When you think of the president of the United States, you do not necessarily expect an Ivy League scholar. But you can certainly hope the person will manifest some sort of intellectual curiosity and will be able to grasp essential nuances. Rage plainly demonstrates this is not the case with Donald Trump.

Among the many episodes evoked by the author, the following one is quite evocative of the man who is “impervious to facts”:

“Coats’s [Trump’s intelligence czar] relations with Trump soured quickly as the president persisted in asking Coats to stop or get control of the FBI’s Russian investigation. Trump wanted Coats to say there was no evidence of coordination or conspiracy with Russia in the 2016 presidential campaign.

Coats repeatedly tried to point out that the FBI had a criminal side and an intelligence side. He had oversight and a role in the intelligence side. But he has no role, zero, in the criminal investigations – including the Mueller probe of Russian interference.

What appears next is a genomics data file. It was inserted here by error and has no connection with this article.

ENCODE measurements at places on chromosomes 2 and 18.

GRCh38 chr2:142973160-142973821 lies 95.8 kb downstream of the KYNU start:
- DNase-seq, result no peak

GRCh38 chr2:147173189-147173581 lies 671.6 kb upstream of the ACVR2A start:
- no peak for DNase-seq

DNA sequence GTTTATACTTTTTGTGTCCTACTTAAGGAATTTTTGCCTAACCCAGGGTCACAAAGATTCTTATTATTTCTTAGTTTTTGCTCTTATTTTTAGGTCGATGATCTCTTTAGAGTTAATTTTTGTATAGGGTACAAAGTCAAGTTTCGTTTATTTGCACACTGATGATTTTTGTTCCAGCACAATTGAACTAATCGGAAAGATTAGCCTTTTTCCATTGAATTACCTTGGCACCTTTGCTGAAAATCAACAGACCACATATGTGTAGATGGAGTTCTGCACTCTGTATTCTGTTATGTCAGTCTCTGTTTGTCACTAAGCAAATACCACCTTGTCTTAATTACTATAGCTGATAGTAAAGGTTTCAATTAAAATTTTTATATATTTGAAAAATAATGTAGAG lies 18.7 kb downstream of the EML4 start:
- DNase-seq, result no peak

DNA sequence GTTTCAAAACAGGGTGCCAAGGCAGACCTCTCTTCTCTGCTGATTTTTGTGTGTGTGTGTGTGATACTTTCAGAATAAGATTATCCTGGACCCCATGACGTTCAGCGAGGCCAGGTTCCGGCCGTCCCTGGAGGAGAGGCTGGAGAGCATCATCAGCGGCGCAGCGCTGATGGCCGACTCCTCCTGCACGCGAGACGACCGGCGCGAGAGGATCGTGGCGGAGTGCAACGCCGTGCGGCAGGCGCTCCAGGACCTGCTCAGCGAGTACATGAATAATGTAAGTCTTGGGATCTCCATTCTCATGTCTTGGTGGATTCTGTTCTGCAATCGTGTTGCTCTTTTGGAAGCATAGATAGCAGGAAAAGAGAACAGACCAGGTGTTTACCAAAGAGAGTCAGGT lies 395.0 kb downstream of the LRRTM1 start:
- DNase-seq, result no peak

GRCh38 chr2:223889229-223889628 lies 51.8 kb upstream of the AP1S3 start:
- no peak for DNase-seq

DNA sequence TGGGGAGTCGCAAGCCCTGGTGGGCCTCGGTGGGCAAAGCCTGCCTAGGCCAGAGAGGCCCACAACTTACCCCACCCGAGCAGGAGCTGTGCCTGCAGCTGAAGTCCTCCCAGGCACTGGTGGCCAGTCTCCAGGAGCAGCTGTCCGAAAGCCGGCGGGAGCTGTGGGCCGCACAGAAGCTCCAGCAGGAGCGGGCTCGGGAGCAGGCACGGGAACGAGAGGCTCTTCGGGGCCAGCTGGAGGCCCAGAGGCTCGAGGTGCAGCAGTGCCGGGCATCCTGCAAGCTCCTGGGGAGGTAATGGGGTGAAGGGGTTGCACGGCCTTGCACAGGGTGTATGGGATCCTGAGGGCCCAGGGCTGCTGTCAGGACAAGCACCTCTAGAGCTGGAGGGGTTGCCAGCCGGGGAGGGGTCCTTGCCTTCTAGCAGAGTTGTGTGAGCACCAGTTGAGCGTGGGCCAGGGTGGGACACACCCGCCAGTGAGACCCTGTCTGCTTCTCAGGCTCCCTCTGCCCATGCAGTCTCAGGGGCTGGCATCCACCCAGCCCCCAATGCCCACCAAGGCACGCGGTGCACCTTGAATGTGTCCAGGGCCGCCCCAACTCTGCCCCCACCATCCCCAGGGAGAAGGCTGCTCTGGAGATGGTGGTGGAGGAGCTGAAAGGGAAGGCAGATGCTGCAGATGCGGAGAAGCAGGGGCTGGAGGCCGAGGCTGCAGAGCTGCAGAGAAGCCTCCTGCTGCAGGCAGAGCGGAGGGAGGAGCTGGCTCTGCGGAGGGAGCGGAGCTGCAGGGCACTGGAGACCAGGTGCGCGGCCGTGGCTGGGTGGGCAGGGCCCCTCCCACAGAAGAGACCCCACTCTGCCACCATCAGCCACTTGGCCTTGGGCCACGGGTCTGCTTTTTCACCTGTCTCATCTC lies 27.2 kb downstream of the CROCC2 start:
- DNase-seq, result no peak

Trump disagreed, or did not understand, and acted as if Coats was insubordinate.”

Bob Woodward paints the portrait of a small man who doesn’t like to read, takes credit for the work and ideas of others, lets himself be flattered by a murderous dictatorial madman who panders to his Himalayan ego by calling him “Your Excellency”, claims to never be in the wrong, has no idea of what a policy process is all about, needed his chief of staff [retired U.S. Marine Corps John Kelly] to brief him about what happened at Pearl Harbor on December 7, 1941 and thinks that he genetically understands atomic weapons because his uncle taught “[…] at MIT for 42 years or something.” I have to admit I guffawed at that last one.

On COVID-19 specifically, Trump feels it’s unfair he has to deal with it – as if FDR was pleased to enter World War II, or GWB was content to respond to 9/11. Perhaps reading a few books on political history would have helped Kim Jong-un’s friend to understand that becoming president means sailing troubled waters.